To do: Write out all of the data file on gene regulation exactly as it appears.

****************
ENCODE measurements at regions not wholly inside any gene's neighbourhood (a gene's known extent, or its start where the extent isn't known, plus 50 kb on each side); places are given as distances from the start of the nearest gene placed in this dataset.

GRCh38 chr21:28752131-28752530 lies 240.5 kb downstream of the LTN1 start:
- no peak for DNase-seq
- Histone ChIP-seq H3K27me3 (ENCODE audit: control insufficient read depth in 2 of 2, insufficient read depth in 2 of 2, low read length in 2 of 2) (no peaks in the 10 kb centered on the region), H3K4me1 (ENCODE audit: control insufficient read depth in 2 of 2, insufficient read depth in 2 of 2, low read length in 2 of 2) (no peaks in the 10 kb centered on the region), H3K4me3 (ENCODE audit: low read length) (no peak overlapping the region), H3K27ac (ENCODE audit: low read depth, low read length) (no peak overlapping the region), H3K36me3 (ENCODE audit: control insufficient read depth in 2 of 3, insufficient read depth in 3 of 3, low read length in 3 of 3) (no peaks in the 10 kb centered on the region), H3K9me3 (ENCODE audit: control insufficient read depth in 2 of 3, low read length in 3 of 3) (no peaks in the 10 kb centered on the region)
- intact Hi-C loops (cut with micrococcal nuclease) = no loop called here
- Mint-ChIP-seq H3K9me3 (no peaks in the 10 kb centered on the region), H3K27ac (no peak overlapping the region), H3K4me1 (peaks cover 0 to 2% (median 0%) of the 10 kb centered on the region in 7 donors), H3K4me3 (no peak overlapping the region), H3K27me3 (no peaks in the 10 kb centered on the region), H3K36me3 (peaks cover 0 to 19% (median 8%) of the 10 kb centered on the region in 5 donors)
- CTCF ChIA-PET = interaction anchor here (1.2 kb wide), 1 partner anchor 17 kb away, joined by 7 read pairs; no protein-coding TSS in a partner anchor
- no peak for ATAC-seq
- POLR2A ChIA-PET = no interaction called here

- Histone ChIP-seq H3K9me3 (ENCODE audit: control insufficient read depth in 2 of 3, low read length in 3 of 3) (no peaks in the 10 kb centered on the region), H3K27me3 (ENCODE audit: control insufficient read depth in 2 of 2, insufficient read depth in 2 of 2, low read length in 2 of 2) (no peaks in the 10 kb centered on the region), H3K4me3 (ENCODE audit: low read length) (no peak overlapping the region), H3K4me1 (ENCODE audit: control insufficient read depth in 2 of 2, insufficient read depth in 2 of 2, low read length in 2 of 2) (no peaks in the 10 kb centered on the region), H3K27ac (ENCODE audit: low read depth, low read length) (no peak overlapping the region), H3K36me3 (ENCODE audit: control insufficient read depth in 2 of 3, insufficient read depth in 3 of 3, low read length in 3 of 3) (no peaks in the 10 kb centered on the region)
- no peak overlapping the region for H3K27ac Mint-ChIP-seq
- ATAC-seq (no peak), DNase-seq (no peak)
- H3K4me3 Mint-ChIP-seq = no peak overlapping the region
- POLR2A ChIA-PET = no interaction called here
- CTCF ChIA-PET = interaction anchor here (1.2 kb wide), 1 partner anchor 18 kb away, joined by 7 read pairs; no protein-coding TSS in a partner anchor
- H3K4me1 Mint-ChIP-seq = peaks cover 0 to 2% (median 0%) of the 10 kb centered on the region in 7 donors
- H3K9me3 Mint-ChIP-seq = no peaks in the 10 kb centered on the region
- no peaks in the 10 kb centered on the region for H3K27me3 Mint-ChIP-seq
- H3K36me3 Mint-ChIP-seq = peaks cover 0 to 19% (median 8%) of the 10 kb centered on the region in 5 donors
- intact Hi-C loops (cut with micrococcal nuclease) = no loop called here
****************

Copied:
ENCODE measurements at regions not wholly inside any gene's neighbourhood (a gene's known extent, or its start where the extent isn't known, plus 50 kb on each side); places are given as distances from the start of the nearest gene placed in this dataset.

GRCh38 chr21:28752131-28752530 lies 240.5 kb downstream of the LTN1 start:
- no peak for DNase-seq
- Histone ChIP-seq H3K27me3 (ENCODE audit: control insufficient read depth in 2 of 2, insufficient read depth in 2 of 2, low read length in 2 of 2) (no peaks in the 10 kb centered on the region), H3K4me1 (ENCODE audit: control insufficient read depth in 2 of 2, insufficient read depth in 2 of 2, low read length in 2 of 2) (no peaks in the 10 kb centered on the region), H3K4me3 (ENCODE audit: low read length) (no peak overlapping the region), H3K27ac (ENCODE audit: low read depth, low read length) (no peak overlapping the region), H3K36me3 (ENCODE audit: control insufficient read depth in 2 of 3, insufficient read depth in 3 of 3, low read length in 3 of 3) (no peaks in the 10 kb centered on the region), H3K9me3 (ENCODE audit: control insufficient read depth in 2 of 3, low read length in 3 of 3) (no peaks in the 10 kb centered on the region)
- intact Hi-C loops (cut with micrococcal nuclease) = no loop called here
- Mint-ChIP-seq H3K9me3 (no peaks in the 10 kb centered on the region), H3K27ac (no peak overlapping the region), H3K4me1 (peaks cover 0 to 2% (median 0%) of the 10 kb centered on the region in 7 donors), H3K4me3 (no peak overlapping the region), H3K27me3 (no peaks in the 10 kb centered on the region), H3K36me3 (peaks cover 0 to 19% (median 8%) of the 10 kb centered on the region in 5 donors)
- CTCF ChIA-PET = interaction anchor here (1.2 kb wide), 1 partner anchor 17 kb away, joined by 7 read pairs; no protein-coding TSS in a partner anchor
- no peak for ATAC-seq
- POLR2A ChIA-PET = no interaction called here

- Histone ChIP-seq H3K9me3 (ENCODE audit: control insufficient read depth in 2 of 3, low read length in 3 of 3) (no peaks in the 10 kb centered on the region), H3K27me3 (ENCODE audit: control insufficient read depth in 2 of 2, insufficient read depth in 2 of 2, low read length in 2 of 2) (no peaks in the 10 kb centered on the region), H3K4me3 (ENCODE audit: low read length) (no peak overlapping the region), H3K4me1 (ENCODE audit: control insufficient read depth in 2 of 2, insufficient read depth in 2 of 2, low read length in 2 of 2) (no peaks in the 10 kb centered on the region), H3K27ac (ENCODE audit: low read depth, low read length) (no peak overlapping the region), H3K36me3 (ENCODE audit: control insufficient read depth in 2 of 3, insufficient read depth in 3 of 3, low read length in 3 of 3) (no peaks in the 10 kb centered on the region)
- no peak overlapping the region for H3K27ac Mint-ChIP-seq
- ATAC-seq (no peak), DNase-seq (no peak)
- H3K4me3 Mint-ChIP-seq = no peak overlapping the region
- POLR2A ChIA-PET = no interaction called here
- CTCF ChIA-PET = interaction anchor here (1.2 kb wide), 1 partner anchor 18 kb away, joined by 7 read pairs; no protein-coding TSS in a partner anchor
- H3K4me1 Mint-ChIP-seq = peaks cover 0 to 2% (median 0%) of the 10 kb centered on the region in 7 donors
- H3K9me3 Mint-ChIP-seq = no peaks in the 10 kb centered on the region
- no peaks in the 10 kb centered on the region for H3K27me3 Mint-ChIP-seq
- H3K36me3 Mint-ChIP-seq = peaks cover 0 to 19% (median 8%) of the 10 kb centered on the region in 5 donors
- intact Hi-C loops (cut with micrococcal nuclease) = no loop called here